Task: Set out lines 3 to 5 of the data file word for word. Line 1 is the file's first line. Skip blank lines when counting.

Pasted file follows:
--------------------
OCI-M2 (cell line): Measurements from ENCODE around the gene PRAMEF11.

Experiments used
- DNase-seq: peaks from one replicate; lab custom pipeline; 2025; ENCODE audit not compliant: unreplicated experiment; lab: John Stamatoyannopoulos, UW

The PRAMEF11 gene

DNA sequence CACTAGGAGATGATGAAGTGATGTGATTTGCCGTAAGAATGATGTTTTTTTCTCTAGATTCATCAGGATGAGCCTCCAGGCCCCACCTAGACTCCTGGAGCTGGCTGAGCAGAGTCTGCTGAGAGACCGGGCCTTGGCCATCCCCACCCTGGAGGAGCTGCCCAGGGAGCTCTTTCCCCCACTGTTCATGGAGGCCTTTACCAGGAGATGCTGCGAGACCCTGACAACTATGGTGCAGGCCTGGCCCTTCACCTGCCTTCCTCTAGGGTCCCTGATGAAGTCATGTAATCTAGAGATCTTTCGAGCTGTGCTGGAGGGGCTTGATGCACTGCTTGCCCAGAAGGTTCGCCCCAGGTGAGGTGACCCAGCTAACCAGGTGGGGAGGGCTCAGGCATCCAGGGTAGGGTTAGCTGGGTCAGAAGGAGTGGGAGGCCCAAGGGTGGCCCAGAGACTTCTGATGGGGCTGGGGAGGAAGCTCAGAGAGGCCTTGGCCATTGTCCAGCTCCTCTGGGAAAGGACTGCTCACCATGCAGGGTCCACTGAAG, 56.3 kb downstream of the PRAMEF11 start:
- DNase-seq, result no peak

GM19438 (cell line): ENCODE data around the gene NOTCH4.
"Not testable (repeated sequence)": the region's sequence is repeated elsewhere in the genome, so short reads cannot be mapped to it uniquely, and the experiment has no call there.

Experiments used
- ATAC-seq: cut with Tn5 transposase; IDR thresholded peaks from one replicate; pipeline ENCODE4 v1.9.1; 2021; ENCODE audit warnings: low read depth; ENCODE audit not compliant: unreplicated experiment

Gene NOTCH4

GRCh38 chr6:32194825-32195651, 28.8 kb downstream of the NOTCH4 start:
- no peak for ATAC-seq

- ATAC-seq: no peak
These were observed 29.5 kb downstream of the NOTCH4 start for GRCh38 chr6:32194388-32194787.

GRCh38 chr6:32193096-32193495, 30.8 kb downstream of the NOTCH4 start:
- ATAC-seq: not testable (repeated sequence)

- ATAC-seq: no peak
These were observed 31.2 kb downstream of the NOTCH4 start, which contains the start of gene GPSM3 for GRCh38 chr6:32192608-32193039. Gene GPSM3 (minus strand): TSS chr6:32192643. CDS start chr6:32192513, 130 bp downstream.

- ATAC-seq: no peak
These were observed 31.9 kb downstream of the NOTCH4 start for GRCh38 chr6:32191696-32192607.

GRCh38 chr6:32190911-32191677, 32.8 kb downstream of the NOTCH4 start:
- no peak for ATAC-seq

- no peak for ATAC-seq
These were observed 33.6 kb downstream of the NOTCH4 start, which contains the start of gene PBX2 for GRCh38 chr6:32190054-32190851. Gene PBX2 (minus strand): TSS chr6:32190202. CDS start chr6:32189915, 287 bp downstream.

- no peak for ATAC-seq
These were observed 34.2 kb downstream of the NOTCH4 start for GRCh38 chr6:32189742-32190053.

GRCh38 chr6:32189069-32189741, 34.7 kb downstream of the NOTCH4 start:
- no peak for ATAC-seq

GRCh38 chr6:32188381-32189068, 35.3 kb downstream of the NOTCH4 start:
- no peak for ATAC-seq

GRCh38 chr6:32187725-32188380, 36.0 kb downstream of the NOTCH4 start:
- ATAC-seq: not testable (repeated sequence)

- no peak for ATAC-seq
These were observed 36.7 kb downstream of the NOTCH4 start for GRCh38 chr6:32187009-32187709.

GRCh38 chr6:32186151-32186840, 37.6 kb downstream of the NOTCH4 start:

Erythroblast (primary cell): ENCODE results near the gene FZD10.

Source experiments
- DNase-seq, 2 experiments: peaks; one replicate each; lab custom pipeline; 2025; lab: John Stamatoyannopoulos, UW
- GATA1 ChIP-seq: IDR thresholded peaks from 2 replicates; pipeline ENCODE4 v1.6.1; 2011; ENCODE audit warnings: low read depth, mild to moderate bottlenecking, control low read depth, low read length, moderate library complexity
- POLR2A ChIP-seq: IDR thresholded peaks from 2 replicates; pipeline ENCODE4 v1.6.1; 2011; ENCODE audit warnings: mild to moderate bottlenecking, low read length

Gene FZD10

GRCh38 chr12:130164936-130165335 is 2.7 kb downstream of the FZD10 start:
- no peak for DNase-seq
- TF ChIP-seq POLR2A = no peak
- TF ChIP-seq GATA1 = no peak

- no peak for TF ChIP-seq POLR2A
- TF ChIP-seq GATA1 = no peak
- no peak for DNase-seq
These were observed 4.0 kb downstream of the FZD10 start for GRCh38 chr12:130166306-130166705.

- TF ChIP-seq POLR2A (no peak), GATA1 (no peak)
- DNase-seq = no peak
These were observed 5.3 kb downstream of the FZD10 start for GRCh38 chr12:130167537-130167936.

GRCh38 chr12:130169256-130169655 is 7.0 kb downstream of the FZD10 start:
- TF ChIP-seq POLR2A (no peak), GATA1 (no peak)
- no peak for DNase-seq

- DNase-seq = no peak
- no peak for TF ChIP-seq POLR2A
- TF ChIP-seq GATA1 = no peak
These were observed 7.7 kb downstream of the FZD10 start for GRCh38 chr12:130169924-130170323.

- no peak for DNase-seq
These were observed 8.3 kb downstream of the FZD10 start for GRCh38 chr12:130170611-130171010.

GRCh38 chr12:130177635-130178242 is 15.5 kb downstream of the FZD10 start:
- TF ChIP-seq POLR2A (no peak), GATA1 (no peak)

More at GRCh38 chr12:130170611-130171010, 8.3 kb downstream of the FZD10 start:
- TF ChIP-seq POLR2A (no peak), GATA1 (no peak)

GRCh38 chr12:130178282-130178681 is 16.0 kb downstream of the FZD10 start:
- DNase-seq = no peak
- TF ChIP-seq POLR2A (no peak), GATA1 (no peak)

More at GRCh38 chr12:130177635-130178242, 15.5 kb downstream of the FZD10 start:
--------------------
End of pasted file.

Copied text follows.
- DNase-seq: peaks from one replicate; lab custom pipeline; 2025; ENCODE audit not compliant: unreplicated experiment; lab: John Stamatoyannopoulos, UW

The PRAMEF11 gene

DNA sequence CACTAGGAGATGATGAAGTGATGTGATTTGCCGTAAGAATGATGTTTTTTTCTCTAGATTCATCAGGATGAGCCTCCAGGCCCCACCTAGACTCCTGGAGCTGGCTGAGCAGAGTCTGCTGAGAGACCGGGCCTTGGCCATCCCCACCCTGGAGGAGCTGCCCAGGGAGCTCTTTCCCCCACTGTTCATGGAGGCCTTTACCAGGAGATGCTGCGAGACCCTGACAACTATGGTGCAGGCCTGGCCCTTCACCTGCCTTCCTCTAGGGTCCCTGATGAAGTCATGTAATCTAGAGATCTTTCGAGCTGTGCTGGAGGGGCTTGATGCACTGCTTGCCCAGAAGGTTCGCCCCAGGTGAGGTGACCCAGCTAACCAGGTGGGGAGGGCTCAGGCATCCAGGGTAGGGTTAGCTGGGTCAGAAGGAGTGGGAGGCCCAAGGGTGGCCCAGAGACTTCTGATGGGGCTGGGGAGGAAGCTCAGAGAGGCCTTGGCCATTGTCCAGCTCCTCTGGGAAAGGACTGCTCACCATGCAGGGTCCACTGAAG, 56.3 kb downstream of the PRAMEF11 start: